The PCC checks and prohibits three major acts and behavior: (1) Anti-competitive agreements like price fixing/collusion, bid rigging, output limitations, and market sharing; (2) Abuse of dominant position and market power like predatory pricing, discriminatory pricing, exploitative behavior towards consumers and competitors, and limiting production, markets or technological development; and (3) Mergers and acquisitions (M&A) that restrict or lessen competition in the market.

These point to two important issues.

One, the PCC is concerned only with behaviors of existing competing players but does not cover behaviors of state-created monopolies.

And two, many of those behaviors rendered “anti-competitive” are generally short-term and never long-term, so the imposition of penalties may be a question mark.

Take price discrimination or “price differentiation” and “market segmentation” in economics. This is perfectly normal in market competition as the supplier is optimizing revenues from customers with different needs and different budget or resources. Thus, higher prices are set for those deemed wealthy and lower prices for those financially struggling.

In price fixing/collusion, players here may be digging their own graves as they antagonize customers and invite new players that can quickly provide the goods and services at lower prices. If this happens, the collusion can quickly break up and the old players would try to secure their previous market share eaten by the new player/s.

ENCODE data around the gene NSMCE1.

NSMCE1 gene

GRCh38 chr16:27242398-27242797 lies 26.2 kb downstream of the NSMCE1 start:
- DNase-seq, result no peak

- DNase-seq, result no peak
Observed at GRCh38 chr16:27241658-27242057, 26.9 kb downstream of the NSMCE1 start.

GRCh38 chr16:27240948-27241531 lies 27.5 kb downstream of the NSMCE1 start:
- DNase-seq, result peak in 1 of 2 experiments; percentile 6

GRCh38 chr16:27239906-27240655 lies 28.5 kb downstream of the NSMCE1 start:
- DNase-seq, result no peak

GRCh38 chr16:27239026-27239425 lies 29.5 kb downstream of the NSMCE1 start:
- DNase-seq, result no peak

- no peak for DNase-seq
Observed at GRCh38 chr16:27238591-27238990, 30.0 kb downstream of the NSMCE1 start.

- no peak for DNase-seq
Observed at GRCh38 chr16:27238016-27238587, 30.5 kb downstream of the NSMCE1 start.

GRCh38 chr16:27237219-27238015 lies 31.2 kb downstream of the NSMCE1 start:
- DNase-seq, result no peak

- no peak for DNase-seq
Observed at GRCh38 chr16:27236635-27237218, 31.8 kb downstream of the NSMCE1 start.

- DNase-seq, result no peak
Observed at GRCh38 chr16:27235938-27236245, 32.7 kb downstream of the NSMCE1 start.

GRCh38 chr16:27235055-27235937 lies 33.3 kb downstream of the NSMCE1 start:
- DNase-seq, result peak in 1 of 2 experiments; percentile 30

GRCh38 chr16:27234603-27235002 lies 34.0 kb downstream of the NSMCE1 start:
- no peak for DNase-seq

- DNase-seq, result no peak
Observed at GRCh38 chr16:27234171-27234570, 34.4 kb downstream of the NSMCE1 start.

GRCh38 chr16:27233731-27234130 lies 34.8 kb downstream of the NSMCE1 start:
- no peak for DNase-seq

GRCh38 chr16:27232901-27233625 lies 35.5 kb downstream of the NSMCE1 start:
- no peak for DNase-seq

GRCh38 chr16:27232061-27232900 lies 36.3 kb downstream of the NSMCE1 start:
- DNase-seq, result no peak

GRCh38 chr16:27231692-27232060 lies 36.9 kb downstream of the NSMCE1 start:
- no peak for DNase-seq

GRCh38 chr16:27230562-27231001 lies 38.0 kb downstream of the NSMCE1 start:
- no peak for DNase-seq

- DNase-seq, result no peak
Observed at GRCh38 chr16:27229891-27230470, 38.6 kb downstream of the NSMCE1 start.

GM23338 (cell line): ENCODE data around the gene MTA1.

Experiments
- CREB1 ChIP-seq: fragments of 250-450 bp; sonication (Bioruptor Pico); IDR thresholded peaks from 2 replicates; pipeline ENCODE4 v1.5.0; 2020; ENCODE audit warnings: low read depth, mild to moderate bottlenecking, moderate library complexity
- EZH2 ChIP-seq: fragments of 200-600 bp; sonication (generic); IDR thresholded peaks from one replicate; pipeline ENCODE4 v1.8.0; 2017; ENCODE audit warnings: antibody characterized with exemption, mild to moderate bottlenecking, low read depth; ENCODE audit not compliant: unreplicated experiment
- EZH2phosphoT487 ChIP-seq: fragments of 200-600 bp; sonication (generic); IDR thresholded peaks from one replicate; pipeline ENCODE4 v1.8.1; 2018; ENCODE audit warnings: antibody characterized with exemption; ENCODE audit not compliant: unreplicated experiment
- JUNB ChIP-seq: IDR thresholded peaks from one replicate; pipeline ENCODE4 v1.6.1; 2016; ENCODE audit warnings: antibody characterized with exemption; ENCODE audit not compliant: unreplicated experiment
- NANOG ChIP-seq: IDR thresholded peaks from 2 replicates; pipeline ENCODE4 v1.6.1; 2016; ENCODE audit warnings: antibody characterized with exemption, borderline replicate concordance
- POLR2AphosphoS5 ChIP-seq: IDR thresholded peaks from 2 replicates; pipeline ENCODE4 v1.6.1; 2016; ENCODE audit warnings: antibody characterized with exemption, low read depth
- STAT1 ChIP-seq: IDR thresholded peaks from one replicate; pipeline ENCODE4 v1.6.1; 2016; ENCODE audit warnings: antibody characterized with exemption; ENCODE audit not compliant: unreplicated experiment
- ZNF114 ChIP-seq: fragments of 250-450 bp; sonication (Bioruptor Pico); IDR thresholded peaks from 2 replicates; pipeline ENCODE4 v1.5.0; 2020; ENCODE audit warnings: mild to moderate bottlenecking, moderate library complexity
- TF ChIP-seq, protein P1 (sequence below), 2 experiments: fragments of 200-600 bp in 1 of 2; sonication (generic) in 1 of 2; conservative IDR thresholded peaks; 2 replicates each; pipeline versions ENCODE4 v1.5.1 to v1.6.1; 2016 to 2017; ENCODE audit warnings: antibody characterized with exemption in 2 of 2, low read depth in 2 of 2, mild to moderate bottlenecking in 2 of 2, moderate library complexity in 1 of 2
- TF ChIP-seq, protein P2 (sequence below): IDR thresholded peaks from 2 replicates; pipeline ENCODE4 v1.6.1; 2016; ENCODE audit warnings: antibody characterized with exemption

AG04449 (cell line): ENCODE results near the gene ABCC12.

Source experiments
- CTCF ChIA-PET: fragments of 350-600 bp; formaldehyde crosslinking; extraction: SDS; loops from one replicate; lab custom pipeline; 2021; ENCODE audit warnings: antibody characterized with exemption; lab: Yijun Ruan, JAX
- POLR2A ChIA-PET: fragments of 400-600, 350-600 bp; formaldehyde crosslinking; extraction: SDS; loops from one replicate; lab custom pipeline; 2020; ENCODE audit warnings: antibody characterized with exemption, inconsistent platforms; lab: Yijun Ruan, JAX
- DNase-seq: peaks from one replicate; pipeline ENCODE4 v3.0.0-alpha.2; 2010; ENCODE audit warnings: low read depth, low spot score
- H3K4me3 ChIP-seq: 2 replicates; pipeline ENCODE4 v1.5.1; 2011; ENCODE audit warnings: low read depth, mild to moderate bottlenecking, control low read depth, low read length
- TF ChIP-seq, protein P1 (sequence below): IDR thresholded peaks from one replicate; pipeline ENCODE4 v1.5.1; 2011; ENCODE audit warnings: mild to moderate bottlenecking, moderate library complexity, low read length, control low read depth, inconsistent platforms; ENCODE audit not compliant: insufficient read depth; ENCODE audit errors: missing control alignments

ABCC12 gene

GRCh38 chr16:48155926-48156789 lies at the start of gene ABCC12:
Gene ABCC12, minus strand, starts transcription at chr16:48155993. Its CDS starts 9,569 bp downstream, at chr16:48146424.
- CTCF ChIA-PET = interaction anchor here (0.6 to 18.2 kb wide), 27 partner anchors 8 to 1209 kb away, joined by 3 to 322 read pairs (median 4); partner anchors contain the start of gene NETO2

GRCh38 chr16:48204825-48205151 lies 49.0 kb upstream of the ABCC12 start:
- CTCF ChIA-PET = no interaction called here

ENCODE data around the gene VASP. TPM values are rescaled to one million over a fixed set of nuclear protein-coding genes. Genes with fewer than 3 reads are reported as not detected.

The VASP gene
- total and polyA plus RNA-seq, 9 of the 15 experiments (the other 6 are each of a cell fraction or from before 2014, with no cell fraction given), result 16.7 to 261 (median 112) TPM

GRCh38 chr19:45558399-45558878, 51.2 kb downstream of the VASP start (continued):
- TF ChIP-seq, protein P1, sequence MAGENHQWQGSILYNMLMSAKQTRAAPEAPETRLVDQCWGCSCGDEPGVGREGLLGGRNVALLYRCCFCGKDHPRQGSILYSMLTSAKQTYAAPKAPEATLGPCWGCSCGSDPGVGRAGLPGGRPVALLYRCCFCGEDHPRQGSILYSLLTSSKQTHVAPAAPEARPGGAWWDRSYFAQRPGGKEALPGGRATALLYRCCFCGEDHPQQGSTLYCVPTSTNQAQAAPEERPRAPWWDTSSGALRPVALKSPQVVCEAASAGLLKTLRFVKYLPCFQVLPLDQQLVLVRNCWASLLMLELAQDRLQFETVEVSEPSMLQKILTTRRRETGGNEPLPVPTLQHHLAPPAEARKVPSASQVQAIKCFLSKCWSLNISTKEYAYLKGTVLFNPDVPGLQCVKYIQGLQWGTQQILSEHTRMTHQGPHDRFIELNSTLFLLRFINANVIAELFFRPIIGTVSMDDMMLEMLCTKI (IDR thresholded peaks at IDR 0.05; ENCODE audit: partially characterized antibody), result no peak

Competition requires innovation, lots of it in terms of product and service quality, variety, marketing and pricing. Player X’s prices compared to its competitors would look “predatory” yesterday, “collusive” today, and “excessive” tomorrow and these are all fine. Those prices can roller coaster at temporary and short-term durations. New players would tend to give low introductory prices to attract many new customers while innovators would tend to give high prices to recoup their high investments in product R&D, consumers survey, and marketing/promotions.

According to the WEF Executive Opinion Survey 2017, the “Most problematic factors for doing business” in the Philippines are: (1) Inefficient government bureaucracy, (2) Inadequate supply of infrastructure, (3) Corruption, (4) Tax regulations, (5) Tax rates, and (6) Policy instability.

So, is the PCC a facilitator or hindrance to overall business competition in the Philippines?

For me, it’s a tie.

The PCC can be a potential hindrance because its long list of prohibitive acts can be additional deterrent to potential players that are already wary of the corrupt bureaucracy, government-created monopolies, poor infrastructure, high tax rates, and policy instabilities.

But it also has two important functions that can facilitate competition.

One, it gives information to potential and incoming players on how they will be treated in case existing players, foreign and local, will charge and accuse them of “anti-competitive” behavior. And two, it can coordinate with other sectoral regulatory agencies and temper their itchiness to regulate, restrict and prohibit as PCC has the overall view of the degree of competition in the country.

 

Bienvenido S. Oplas, Jr. is President of Minimal Government Thinkers, a member-institute of Economic Freedom Network (EFN) Asia.

minimalgovernment@gmail.com.